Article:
The beauty of Classic Traveller is generating a complete character in 5 minutes (believe me, I've tried this with a timer). Sure, your character may die during chargen. But who cares? You "wasted" a few minutes of your life playing a game. No harm done - five minutes more and another character will spring forth. All of this while allowing for much diversity of characters.

The beauty of Classic Traveller is building a starship in twenty minutes; this starship has no "stat block", but rather a paragraph of readable English text, which is enough to run it. Much variety is possible, and the "building block" simplicity of the ship creation system allows for the Referee to quickly add new components (say, hydroponics, a shipboard hospital and so on) to Book 2 ships. One ship in a paragraph - this is beautiful, especially when compared to the long strings of hex digits serving as the "stat blocks" of ships in later iterations of Traveller.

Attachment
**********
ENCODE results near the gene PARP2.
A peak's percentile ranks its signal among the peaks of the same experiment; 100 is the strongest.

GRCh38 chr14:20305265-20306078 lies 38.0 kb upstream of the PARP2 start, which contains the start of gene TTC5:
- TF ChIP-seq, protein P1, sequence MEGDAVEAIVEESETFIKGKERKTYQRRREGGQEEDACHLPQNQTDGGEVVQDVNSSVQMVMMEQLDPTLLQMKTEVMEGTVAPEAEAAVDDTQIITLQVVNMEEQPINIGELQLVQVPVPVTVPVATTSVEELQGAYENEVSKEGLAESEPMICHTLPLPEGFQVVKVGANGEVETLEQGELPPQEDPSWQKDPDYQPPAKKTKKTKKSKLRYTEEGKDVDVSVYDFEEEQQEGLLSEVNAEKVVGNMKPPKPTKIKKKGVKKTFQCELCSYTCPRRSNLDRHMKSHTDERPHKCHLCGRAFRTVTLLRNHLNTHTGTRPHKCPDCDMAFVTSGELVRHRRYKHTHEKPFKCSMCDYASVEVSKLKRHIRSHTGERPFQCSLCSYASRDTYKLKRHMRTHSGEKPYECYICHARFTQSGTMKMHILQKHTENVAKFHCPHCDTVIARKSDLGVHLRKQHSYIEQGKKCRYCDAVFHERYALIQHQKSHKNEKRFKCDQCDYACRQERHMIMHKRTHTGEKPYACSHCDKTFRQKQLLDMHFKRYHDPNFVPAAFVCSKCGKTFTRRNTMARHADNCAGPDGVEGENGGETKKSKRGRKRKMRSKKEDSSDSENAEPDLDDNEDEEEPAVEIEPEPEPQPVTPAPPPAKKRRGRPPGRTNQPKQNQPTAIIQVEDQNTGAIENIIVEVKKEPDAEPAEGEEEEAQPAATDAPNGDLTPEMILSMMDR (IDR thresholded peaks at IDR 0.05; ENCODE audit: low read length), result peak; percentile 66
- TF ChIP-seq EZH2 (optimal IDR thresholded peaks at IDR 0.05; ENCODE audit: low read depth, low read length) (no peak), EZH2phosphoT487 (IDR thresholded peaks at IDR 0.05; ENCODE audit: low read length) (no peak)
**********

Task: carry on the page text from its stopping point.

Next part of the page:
The beauty of Classic Traveller is that a mere 2-3 pages of tables create a wonderfully complex world of weapons, each with its own nuances, each fitting a niche. No need for ultra-complex penetration rolls; all is included in these simple tables. CT weapons have their own "character", and their own uses. The emergent complexity here is breathtaking.

The beauty of Classic Traveller is that a few digits define a world, and are enough to infer much from them, all while allowing for much nuances and for an endless variety of worlds. The stats suit adventurers and their needs - What starport services are available? Can I take my laser rifle ashore? Which politics will I have to deal with? Can I breath the air? Can I refuel from oceans/gas-giants/glaciers? All of this is very quick to generate and very fun to infer from.